In fact, when you speak to your Beam, you’re no longer accessing your Sonos account settings but your Amazon settings. For example, you have to set up Spotify in three places; the Sonos app; the Spotify app; and in the Amazon Alexa app.
Frankly, for what Alexa does right now on Sonos I would not be buying it for that reason alone.
Similarly, Apple’s HomePod, iPhone, iPad and watch do a better job of summoning Siri.
How does it sound?
Remember this is a compact unit. The sound is far better than it should be from such a diminutive device.
First, it reaches a maximum volume of 83dB. That will fill an apartment/townhouse lounge. You need more like 100dB if you have a larger room.
Sonos has a default loudness setting adding bass weight but at the expense of clarity. With loudness on bass cuts in at 100Hz but lacks that room shaking feeling a separate sub does when it cuts in at 50Hz. With loudness off, it cuts in around 200Hz but gives far better definition.
Adding a pair of Sonos Ones does not increase overall volume but makes it a 5.0 system giving good rear speaker spatial definition in mid/treble range.
Night Mode reduces bass while increasing mid and treble.
Speech Enhancement makes dialogue clearer by reducing bass and treble – a mid-sound signature for clarity.
For what it is the Beam provides a good small room-filling sound. Bass can be a bit muddy with the Loudness feature enabled, and I prefer the sound with it off. There is a slight harshness at full volume too – probably overworking the tweeter. At 80% volume, it’s excellent.
Airplay 2 (Not tested)
Apple AirPlay 2 means sounds from any app on your iOS devices can now be streamed directly to Sonos – music, podcasts, radio, video, audiobooks, and more. You still need an iPhone, HomePod or watch top access Siri.
Reports are that the AirPlay integration on the Beam is really good. If you are an Apple devotee, buy Beam as an Apple speaker and a soundbar for your TV.
GadgetGuy’s take. Sonos Beam is a competent little sound bar but do not push it beyond its limits.
Sonos Beam is a smaller, cheaper niche soundbar product. It replaces your TV’s crappy built-in speakers. It doesn’t create bass that isn’t there, and it doesn’t pretend to be a speaker double the size – Playbar and Playbase are for that.
Alexa is for Amazon content only. The Sonos app is so much more flexible and offers a huge range of content sources. If you want Alexa buy an Echo Dot.
This is an affordable soundbar that will transform your listening experience. The width, depth and spatiality beat my expectations.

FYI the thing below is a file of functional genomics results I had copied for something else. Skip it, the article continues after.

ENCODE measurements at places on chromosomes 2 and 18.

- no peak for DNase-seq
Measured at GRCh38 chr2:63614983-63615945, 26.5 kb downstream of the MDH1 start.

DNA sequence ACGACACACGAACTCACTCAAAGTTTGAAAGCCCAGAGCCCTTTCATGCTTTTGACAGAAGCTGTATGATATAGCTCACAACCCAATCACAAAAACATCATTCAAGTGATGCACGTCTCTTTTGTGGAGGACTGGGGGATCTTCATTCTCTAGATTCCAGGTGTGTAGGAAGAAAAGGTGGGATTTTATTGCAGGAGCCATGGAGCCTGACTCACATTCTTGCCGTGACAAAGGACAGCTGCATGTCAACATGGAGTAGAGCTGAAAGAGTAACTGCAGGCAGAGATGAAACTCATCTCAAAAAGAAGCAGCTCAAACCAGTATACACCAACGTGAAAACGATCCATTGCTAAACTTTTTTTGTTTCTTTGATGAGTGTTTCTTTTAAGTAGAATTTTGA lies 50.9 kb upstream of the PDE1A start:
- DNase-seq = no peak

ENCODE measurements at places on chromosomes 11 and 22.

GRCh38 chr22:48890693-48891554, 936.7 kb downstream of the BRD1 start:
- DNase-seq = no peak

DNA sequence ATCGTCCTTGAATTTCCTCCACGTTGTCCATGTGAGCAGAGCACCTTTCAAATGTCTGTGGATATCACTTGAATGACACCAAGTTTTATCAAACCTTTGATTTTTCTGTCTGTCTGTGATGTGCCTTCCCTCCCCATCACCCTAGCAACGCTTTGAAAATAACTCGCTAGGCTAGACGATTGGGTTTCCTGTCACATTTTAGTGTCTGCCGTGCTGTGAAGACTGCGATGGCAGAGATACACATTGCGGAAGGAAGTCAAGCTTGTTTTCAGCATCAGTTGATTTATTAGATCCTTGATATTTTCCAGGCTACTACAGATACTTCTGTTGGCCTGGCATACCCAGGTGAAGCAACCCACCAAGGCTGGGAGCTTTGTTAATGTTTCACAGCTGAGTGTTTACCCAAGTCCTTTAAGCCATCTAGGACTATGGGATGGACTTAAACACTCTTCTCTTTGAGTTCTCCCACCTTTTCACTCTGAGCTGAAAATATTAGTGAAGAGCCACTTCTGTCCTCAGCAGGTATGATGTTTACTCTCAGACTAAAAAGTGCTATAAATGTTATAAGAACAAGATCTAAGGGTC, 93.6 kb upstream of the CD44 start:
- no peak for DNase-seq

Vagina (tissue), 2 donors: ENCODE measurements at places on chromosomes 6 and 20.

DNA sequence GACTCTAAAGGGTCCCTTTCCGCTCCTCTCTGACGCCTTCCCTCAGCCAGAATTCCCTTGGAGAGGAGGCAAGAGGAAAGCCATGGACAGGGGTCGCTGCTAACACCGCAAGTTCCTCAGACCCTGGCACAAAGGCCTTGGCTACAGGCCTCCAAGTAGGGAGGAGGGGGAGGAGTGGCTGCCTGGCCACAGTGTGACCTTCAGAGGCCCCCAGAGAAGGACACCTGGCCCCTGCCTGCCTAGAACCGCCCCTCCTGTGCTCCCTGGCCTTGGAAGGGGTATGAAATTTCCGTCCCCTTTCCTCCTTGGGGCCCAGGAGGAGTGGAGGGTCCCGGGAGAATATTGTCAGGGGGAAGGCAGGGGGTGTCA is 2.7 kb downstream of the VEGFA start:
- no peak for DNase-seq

The lack of Dolby Atmos support is not so much of an issue now as there is so little content. And frankly, to do it well requires a 5.1.4 or 7.1.4 system and that will set you back around $2,000. But it does illustrate the point that there is no point spending more on additional speakers or a sub with the Beam.
Sonos stands alone. It is not a product that has competition if you look at it as part of a larger whole-of-home music system. It is an aspirational purchase.
But if you want more flexibility the excellent $699, 450W, JBL Bar 3.1 with a sub-woofer will give you room shaking bass, 4 HDMI, Bluetooth and more. Or look at Samsung, LG, Panasonic, and Sony that all have offerings in this space.
If you want Dolby Atmos (5.1.4 or 7.1.4), it will cost somewhere from $1,700 to $2,000 for Samsung, Sony and LG.
Bass strong but not punchy from a small box
Can be harsh at high volume (depends on content)
Good spatial L/R separation
Sonos App for easy setup, HDMI ARC, Ethernet and Wi-Fi
Supports Alexa now, Siri and OK Google on the way – agnostic
Lacks BT but you use the Sonos app on a smartphone instead
No remote – ditto and use HDMI ARC
Dolby Atmos MIA – not expected at this level
No TruePlay room tuning for Android app
Alexa limits music choice – use the Sonos app.
One HDMI (e.g. not a media centre device)
Too expensive if you add 2 x One and Sub
This is tough to rate. As part of a Sonos whole-of-home system and the if the Beam were enough for your TV sound needs, then it would score highly.
But, as a 3.1 soundbar, it is in a very crowded market space, and it loses points on features.
Overall: 3.8 out of 5
Features: 4 out of 5 – it is a 3.0 soundbar with Amazon Alexa and HDMI ARC
Value for Money: 3 out of 5 – If you buy the Beam, it is good for what it is. If you buy the rear speakers and sub, you are pushing the Beam way beyond what it was designed for
Performance: 4 out of 5 – Sonos quality sound with a reasonable frequency response
Ease of Use: 4 out of 5 – Plug and play for the Beam and use the Sonos app. Getting Alexa working is complex, especially for the limited things it can do
Design: 4 out of 5 – A ‘trendy’ Sonos design
You can read other GadgetGuy Sonos news and reviews here
Value for money
Ease of Use
Great for what it is - a compact sounbd bar and part of the Sonos family
Don't buy it if you expect great things from Alexa